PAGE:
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Jorge Semprún

Memory’s Long Voyage

Series:

Daniela Omlor

Jorge Semprún is a leading writer from the first generation of Spanish Civil War exiles, yet studies of his work have often focused solely on his literary testimony to the concentration camps and his political activities. Although Semprún’s work derives from his incarceration in Buchenwald and his expulsion from the Spanish Communist Party in 1964, limiting the discussion of his works to the autobiographical details or to the realm of Holocaust studies is reductive. The responses by many influential writers to his recent death highlight that the significance of Semprún’s work goes beyond the testimony of historical events. His self-identification as a Spanish exile has often been neglected and there is no comprehensive study of his works available in English. This book provides a global view of his œuvre and extends literary analysis to texts that have received little critical attention. The author investigates the role played by memory in some of Semprún’s works, drawing on current debates in the field of memory studies. A detailed analysis of these works allows related concepts, such as exile and nostalgia, the Holocaust, the interplay between memory and writing, politics and collective memory, and postmemory and identity, to be examined and discussed.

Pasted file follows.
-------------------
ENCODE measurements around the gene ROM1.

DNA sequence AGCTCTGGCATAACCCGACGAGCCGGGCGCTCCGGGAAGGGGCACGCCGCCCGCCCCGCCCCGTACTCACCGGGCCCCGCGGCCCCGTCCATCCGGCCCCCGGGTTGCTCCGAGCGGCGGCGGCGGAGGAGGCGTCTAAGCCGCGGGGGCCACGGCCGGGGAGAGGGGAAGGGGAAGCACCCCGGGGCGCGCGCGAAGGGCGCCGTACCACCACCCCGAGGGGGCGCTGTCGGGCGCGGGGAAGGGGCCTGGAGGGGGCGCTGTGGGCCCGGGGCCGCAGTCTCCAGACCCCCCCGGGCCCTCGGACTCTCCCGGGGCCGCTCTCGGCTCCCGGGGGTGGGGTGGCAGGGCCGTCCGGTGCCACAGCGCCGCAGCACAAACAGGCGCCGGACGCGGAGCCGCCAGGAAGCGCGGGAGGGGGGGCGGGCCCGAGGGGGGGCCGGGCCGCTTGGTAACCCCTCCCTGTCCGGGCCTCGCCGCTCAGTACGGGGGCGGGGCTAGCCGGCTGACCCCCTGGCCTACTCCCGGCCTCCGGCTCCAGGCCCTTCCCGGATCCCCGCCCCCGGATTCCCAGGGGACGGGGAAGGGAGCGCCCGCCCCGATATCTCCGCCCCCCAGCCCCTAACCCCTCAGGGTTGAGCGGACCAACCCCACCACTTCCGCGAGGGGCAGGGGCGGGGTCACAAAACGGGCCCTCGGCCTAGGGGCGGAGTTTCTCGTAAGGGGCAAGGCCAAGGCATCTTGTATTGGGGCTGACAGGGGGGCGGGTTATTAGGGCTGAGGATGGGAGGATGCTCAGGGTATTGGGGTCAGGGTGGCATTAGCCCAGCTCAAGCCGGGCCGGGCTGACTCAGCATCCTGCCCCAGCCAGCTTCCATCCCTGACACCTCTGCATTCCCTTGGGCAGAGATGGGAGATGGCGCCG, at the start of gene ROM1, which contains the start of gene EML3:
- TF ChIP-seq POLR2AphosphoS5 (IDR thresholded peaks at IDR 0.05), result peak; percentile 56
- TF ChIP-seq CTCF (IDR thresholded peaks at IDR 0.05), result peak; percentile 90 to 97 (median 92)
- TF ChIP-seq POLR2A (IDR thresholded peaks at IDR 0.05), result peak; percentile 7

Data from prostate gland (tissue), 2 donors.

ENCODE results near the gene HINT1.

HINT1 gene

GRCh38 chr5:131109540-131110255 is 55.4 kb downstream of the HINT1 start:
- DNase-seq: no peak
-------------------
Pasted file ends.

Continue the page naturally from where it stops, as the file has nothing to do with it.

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Chapter 2 The Importance of Guilt and Testimony for the Evocation of the Holocaust in Le Grand Voy

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age, Quel beau dimanche! and Le Mort qu’il faut In the previous chapter, it should have become evident that what is por- trayed by Semprún as taking place before the trauma is actually imagined after the trauma, and is therefore imbued with a retroactive nostalgia and forebodings of the catastrophe to come that give this idyllic childhood a far-reaching meaning. Due to the recurrence of Buchenwald in Semprún’s writing, this chapter traces how memories of the concentration camp are assimilated into dif ferent types of texts, ranging from the more fictional to the autobiographical and testimonial. While Le Grand Voyage was partly inspired by a Marxist vision, Quel beau dimanche! employs memories of the concentration camp as a harsh critique of Communism and juxta- poses the concentrationary systems of Nazism and Stalinism. Le Mort qu’il faut interprets the concentrationary universe in a new light and acts as a response to interpretations such as that illustrated in Agamben’s Remnants of Auschwitz: The Witness and the Archive, a book which Semprún views as an attack on survivors like himself. Before concentrating on Voyage, Dimanche and Le Mort, however, some basic considerations concerning Holocaust literature need to be made. We should also note that, since L’Écriture and L’Évanouissement are more concerned with meta-literary ref lections than the three works discussed here and use a dif ferent take on Semprún’s Buchenwald experience, they deserve more detailed attention and will be dealt with separately in the next chapter. When...

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